Clare Burnett

Sponsored

Never give a clock as a gift in China - Top 10 tips on global business etiquette

With government trade initiatives and their ongoing mission to promote British export to foreign markets (PM David Cameron is currently in China attempting to encourage trade links, and suggesting that English children learn Mandarin instead of French in schools) global relationships are more important than ever. Being able to translate your intentions and company values to promote your products has become massively important when attempting to forge new links and grow your company. Here we have put together a few of the biggest mistakes and guidelines to follow when doing business with cultures abroad.

1. Never write on business cards in Asia

In many Western countries, business cards can be maltreated, bent, written on or shoved in the pocket.

In other countries, particularly in Asia, business cards are to be treated with the utmost respect, defacing them in any way is an insult. In China (including Hong Kong), Japan and Singapore, you give or receive business cards with both hands, often accompanied by a small bow.

2. Don’t forget to give a gift in South America

Rules for giving and receiving gifts vary. In some South American countries like Chile, presents are opened immediately, whereas in many Asian countries, it is considered very impolite to open a gift in the presence of the gift-giver. In Singapore or China, the recipient may politely decline the gift three times before accepting it. It is also extremely offensive to give a clock as a present in China, where it implies that you are counting down the minutes until the recipient’s death.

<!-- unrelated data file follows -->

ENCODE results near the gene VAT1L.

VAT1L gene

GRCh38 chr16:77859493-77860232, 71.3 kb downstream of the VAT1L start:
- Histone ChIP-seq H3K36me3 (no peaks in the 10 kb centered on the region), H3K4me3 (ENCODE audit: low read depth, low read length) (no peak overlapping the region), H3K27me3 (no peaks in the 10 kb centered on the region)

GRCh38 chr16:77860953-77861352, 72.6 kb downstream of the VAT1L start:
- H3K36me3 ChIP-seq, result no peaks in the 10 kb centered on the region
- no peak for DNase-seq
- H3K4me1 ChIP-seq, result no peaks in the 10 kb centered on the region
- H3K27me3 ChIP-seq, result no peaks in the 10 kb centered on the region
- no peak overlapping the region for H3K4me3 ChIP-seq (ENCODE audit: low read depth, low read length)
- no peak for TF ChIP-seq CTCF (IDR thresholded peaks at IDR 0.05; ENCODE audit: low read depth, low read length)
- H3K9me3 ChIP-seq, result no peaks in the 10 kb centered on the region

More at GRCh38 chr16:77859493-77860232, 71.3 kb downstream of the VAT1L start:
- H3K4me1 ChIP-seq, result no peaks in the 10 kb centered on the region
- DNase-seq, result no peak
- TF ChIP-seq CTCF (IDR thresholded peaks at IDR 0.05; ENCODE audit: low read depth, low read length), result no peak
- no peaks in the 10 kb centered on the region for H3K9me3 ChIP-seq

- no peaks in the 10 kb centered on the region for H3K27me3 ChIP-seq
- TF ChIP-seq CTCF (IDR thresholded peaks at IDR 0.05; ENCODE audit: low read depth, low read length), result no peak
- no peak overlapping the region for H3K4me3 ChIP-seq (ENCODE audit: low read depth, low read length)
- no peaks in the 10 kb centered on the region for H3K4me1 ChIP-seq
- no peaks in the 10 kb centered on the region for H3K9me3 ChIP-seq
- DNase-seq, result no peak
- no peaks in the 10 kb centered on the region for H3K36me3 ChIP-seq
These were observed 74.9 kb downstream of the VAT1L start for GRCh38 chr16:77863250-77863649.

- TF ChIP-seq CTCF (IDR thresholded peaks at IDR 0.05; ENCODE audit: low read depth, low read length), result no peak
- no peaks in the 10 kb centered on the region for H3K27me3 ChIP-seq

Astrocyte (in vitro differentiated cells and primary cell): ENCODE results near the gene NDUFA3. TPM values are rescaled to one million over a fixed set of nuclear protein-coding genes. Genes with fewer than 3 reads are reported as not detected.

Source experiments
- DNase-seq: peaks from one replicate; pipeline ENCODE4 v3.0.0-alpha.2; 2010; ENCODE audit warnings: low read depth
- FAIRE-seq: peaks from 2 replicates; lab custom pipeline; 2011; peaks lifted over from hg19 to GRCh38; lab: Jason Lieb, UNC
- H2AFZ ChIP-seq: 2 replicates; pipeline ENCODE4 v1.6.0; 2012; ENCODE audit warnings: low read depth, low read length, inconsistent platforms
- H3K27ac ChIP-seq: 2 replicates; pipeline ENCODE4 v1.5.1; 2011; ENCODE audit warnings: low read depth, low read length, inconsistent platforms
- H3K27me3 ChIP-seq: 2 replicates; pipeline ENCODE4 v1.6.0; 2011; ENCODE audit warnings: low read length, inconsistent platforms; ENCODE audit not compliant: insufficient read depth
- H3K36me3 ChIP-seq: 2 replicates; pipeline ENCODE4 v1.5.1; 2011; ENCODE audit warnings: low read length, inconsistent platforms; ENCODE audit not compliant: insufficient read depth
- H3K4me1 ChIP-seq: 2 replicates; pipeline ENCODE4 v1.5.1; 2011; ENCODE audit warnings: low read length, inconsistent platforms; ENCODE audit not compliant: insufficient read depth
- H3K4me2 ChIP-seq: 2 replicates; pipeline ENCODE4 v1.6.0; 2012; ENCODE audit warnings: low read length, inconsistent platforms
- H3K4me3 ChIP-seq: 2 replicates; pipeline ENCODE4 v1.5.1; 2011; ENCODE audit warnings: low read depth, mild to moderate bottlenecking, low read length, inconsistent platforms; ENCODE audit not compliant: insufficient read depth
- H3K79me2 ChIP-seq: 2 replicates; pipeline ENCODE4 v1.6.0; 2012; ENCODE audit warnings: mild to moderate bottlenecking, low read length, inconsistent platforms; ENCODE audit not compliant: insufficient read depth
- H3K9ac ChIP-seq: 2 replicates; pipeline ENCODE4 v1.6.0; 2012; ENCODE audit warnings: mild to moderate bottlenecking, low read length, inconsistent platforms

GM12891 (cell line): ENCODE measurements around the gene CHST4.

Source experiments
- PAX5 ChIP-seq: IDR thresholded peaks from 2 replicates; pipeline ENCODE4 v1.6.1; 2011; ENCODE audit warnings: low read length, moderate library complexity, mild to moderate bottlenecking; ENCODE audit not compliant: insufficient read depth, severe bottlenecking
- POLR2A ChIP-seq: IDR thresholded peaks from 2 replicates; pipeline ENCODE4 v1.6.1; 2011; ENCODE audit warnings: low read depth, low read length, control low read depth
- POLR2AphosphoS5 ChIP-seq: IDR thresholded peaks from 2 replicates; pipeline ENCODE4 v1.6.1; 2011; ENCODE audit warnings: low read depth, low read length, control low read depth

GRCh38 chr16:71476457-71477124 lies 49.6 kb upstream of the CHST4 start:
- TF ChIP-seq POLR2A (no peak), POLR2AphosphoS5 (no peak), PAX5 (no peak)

Giving someone an even number of flowers in Serbia is also a no-no, as even numbers are used at funerals.

3. Use the colour red in China

Speaking of presents, it’s best to avoid certain colours. In China, for instance, white is associated with death, whereas something red represents good luck. Avoid gifts that bear your company’s logo. A green hat is also unwelcome as it implies a man’s wife is being unfaithful. The Chinese believe the number 4 is bad luck, 14 is even worse. Numerals 3, 8 and 9 are good. It’s no accident that the telephone numbers of Western hotels in Chinese cities contain the numerals 8888.

4. Speak loudly in Germany

Different countries have different ways to convey meaning, for instance in Germany people tend to speak loudly when sharing ideas, whereas in Japan people speak softly.

In Greece, facing the palm of your hand when gesturing ‘stop’ or ‘hi-five’ to your audience is the equivalent of swearing at them.

5. Don’t shake with your left hand in the Middle East

In the Middle East, the left hand is reserved for bodily hygiene and considered unclean. Shaking hands with the left hand is therefore considered an insult. While it is acceptable for men to shake hands in greetings, women are only permitted to nod.

6. Kiss in the Mediterranean

In Spain when greeting, women expect to receive two cheek-kisses (one in each side of their face) and men expect a handshake. Some cultures, including that of Italy and France, are quite ‘hands-on’ when it comes to greetings. Where a handshake would be acceptable in the UK, there would be a double kiss to the cheek (or even triple or quadruple in some places). On the other hand, public displays of affection in the Middle East are frowned upon.